Aggelos (Switch) image

I say "all but" because despite it's relatively relaxed difficulty rating, Aggelos succeeds. Mostly, it accomplishes this feat with a well-built world that's neither too complex nor overly basic. Dungeons make the full use of their real estate, packing a variety of challenges that range from engaging combat gauntlets against tough foes to puzzles that require magic and timing. You might occasionally need to fire a couple of different projectiles at out-of-reach switches, then hit a third switch with your sword right when those bullets connect with their targets, all to open a door. Another maze concerns mirrors that teleport you to other parts of the construct, all eventually leading to pressure plates that must be pressed in a particular order.

The thing is there's little wasted space here. This isn't like Metroid II, where you spend ages creeping down a long corridor to find nothing. Every pathway proves useful, serving as either a newly found shortcut or a passage to a box full of gems or a heart container. Aggelos' design also makes backtracking easier and more enjoyable. Not only does the campaign provide fast traveling via save points, but most routes that require new skills aren't far out of the way. You don't need to launch a full expedition after you receive the obligatory double-jump to to find out what an out-of-reach chest was holding. You can easily return to that spot, sate your curiosity, and be on your way.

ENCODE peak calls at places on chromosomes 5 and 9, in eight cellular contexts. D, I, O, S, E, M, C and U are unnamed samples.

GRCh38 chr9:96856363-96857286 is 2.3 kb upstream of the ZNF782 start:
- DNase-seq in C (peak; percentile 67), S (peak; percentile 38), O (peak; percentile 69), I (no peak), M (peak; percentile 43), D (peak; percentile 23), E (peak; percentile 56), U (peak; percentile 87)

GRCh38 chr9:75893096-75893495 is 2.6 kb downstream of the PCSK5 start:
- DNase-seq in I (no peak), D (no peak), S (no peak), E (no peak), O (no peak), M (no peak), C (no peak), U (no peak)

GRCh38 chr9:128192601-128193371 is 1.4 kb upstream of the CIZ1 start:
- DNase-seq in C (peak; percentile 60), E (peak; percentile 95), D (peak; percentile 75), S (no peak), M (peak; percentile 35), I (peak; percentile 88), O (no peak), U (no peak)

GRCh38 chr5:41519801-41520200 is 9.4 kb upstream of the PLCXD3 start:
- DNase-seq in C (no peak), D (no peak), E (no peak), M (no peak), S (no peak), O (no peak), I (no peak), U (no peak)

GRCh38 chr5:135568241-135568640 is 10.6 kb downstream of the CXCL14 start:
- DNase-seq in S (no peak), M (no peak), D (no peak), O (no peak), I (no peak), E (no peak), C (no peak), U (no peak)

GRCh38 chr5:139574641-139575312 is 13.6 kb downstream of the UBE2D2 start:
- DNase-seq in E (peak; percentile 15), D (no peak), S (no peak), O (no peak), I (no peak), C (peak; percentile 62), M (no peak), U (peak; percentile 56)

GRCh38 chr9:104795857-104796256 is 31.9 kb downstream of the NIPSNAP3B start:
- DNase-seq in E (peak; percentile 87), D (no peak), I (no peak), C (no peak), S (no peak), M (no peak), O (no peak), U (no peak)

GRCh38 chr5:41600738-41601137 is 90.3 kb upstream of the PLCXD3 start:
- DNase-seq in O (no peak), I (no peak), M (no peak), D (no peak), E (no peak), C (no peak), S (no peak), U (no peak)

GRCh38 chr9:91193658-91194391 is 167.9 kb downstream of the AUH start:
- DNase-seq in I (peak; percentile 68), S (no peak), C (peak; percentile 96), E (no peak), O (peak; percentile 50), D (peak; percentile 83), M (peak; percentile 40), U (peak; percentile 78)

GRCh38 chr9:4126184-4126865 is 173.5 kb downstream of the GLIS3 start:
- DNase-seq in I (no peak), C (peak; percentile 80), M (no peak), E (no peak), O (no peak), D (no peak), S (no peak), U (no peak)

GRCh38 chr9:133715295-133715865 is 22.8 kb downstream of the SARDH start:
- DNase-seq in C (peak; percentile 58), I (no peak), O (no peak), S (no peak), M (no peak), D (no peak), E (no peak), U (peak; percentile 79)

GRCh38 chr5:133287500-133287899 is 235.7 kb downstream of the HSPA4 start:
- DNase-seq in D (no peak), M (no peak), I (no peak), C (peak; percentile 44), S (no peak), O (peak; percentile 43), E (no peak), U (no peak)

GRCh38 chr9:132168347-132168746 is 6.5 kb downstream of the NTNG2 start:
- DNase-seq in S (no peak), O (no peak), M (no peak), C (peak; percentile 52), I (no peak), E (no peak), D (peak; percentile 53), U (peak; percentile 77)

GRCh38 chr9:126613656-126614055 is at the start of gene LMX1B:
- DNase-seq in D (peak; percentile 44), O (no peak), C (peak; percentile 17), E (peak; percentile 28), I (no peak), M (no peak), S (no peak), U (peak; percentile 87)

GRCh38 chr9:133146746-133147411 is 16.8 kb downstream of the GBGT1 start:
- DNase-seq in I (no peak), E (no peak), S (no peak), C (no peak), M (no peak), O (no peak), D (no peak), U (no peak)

It's funny that every time I declare that I'm burnt out on pathfinders, I stumble upon another one that successfully whiles away the hours. Aggelos may not bring much new content to the Metroid table, but at this point you have to expect that from any game that looks like it was produced in the early '90s. In other words, developer LookAtMyGame pretty much knew what their audience wanted and provided that experience without many tweaks. Games like this prove that 8- and 16-bit sensibilities aren't just back, they're here to stay.

JoeTheDestroyer's avatar
Staff review by Joseph Shaffer (June 25, 2022)

Rumor has it that Joe is not actually a man, but a machine that likes video games, horror movies, and long walks on the beach. His/Its first contribution to HonestGamers was a review of Breath of Fire III.